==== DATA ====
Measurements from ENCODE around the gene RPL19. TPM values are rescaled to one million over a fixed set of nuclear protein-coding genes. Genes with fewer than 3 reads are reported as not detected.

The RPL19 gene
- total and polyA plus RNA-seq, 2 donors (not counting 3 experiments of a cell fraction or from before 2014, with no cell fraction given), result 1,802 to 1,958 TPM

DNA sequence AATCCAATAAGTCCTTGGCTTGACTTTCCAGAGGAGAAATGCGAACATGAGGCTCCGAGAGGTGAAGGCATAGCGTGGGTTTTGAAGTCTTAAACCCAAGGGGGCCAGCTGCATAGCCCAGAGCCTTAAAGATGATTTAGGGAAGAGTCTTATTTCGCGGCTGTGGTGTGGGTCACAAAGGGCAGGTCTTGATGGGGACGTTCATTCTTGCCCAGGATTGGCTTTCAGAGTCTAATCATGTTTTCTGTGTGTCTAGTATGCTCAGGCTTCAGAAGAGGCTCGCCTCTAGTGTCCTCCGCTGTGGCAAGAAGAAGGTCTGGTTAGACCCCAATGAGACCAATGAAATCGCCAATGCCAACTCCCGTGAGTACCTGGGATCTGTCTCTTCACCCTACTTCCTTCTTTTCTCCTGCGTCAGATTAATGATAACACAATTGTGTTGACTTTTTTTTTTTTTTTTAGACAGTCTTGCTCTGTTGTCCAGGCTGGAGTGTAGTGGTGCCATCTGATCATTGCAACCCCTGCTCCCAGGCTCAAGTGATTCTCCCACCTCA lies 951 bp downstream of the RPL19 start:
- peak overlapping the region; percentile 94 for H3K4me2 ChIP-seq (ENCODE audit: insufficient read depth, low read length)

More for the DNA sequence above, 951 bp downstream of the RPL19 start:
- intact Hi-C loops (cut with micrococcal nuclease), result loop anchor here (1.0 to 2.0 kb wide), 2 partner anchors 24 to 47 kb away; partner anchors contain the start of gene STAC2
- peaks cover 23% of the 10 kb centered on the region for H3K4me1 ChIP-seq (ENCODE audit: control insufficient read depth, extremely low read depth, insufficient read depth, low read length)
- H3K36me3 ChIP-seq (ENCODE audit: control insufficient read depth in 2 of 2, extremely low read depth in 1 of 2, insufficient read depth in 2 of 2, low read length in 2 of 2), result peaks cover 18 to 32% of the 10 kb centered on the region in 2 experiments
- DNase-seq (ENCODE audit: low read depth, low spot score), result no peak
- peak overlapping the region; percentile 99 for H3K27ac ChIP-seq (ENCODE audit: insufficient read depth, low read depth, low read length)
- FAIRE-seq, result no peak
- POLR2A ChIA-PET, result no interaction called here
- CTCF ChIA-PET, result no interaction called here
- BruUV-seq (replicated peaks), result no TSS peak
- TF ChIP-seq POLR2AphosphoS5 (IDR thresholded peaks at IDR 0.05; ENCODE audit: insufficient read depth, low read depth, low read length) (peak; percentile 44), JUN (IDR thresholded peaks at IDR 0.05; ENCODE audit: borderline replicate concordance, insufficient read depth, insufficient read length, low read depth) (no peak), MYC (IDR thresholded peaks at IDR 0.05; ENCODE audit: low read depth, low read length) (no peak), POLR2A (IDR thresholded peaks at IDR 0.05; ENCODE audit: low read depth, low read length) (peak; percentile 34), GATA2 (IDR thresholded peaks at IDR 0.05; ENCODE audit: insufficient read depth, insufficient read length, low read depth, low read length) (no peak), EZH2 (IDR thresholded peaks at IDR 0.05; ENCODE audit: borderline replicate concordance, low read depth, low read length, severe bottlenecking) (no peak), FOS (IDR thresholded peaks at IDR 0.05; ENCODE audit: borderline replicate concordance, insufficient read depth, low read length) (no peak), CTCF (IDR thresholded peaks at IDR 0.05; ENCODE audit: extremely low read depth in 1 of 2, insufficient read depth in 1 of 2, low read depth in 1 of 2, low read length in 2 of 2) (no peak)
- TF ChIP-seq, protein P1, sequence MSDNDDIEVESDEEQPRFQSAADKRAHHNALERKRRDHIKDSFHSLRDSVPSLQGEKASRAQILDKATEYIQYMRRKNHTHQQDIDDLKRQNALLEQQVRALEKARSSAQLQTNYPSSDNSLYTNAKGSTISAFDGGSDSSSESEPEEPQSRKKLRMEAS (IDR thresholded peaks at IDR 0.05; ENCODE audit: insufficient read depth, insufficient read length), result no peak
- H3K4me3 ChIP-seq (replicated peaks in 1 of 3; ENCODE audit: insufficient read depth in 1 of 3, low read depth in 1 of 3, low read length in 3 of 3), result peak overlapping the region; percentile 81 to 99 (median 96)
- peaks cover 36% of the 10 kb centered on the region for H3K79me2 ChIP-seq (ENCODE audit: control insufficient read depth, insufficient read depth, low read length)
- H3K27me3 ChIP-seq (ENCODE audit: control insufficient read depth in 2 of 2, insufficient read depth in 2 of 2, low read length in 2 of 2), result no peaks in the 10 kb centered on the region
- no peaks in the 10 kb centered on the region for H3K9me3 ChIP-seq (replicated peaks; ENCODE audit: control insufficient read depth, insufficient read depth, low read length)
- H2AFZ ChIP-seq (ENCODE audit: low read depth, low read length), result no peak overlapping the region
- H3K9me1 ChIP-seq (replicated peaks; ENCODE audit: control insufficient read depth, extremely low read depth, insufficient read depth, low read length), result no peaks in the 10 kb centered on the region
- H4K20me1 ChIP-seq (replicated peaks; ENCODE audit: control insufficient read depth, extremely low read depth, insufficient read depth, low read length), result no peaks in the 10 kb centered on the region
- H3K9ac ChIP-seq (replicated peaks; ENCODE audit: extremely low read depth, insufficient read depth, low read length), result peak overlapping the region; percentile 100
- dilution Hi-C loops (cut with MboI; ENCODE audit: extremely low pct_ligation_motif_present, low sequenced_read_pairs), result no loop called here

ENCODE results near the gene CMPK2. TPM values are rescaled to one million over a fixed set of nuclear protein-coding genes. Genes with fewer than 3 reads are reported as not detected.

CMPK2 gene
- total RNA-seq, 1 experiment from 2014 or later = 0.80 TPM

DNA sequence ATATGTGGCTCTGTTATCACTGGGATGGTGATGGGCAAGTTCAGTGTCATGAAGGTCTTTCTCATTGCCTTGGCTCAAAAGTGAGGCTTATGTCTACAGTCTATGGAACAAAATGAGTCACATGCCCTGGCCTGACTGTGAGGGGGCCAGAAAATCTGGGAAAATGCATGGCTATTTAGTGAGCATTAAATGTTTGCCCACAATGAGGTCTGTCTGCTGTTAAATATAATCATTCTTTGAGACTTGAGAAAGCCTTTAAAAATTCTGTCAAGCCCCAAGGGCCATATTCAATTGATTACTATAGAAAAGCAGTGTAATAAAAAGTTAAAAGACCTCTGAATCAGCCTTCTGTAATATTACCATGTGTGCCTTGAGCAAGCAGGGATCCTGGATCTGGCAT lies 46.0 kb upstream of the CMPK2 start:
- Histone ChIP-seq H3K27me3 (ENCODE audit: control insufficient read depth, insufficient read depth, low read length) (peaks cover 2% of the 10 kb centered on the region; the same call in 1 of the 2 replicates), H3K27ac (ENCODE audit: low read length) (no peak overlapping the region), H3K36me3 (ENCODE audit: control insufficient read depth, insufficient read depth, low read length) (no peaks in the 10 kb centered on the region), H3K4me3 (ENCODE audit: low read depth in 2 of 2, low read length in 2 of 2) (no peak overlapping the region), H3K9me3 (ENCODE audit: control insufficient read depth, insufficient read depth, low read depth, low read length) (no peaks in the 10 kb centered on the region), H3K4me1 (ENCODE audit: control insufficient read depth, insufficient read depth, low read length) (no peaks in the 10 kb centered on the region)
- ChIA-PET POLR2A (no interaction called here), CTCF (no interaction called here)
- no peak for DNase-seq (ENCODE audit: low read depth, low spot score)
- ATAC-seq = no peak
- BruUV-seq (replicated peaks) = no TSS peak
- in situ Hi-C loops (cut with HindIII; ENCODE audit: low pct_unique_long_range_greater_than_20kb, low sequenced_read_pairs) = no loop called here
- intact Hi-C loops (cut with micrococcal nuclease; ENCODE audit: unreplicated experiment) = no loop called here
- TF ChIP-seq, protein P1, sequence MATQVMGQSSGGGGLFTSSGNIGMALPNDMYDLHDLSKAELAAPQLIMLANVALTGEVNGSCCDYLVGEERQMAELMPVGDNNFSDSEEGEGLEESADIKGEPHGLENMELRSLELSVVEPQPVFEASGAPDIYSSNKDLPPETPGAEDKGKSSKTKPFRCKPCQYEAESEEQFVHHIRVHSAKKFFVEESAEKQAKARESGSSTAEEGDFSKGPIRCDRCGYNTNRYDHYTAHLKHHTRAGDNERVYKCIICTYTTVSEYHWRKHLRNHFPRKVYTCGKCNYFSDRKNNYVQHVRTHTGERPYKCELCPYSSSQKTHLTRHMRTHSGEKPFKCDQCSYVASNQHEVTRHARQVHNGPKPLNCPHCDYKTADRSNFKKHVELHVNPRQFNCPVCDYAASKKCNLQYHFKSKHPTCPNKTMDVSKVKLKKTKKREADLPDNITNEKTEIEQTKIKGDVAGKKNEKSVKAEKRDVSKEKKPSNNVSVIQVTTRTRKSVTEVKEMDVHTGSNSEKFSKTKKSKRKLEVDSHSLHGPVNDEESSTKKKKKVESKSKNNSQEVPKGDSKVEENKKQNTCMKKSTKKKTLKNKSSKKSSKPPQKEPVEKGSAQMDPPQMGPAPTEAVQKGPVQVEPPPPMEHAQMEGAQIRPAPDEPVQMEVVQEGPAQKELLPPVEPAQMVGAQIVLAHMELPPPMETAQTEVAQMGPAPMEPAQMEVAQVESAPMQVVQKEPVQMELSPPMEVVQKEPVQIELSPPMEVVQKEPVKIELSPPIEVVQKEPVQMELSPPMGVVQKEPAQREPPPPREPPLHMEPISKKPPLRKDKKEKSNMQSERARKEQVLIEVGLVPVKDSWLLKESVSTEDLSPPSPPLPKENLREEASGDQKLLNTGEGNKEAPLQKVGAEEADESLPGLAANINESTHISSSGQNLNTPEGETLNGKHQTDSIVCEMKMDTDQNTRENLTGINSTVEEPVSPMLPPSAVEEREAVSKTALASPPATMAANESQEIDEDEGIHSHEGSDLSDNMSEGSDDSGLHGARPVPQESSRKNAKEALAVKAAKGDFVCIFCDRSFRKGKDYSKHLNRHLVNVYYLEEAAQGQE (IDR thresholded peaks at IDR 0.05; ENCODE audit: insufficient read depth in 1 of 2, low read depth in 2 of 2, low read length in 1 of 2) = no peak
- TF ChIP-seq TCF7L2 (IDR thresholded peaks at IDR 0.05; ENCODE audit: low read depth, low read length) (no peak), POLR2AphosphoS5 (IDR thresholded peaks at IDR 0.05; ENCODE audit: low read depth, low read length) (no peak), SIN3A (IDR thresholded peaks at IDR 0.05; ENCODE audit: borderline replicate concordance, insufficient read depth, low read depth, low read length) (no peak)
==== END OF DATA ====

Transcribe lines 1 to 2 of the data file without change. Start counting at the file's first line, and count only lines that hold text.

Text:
Measurements from ENCODE around the gene RPL19. TPM values are rescaled to one million over a fixed set of nuclear protein-coding genes. Genes with fewer than 3 reads are reported as not detected.

The RPL19 gene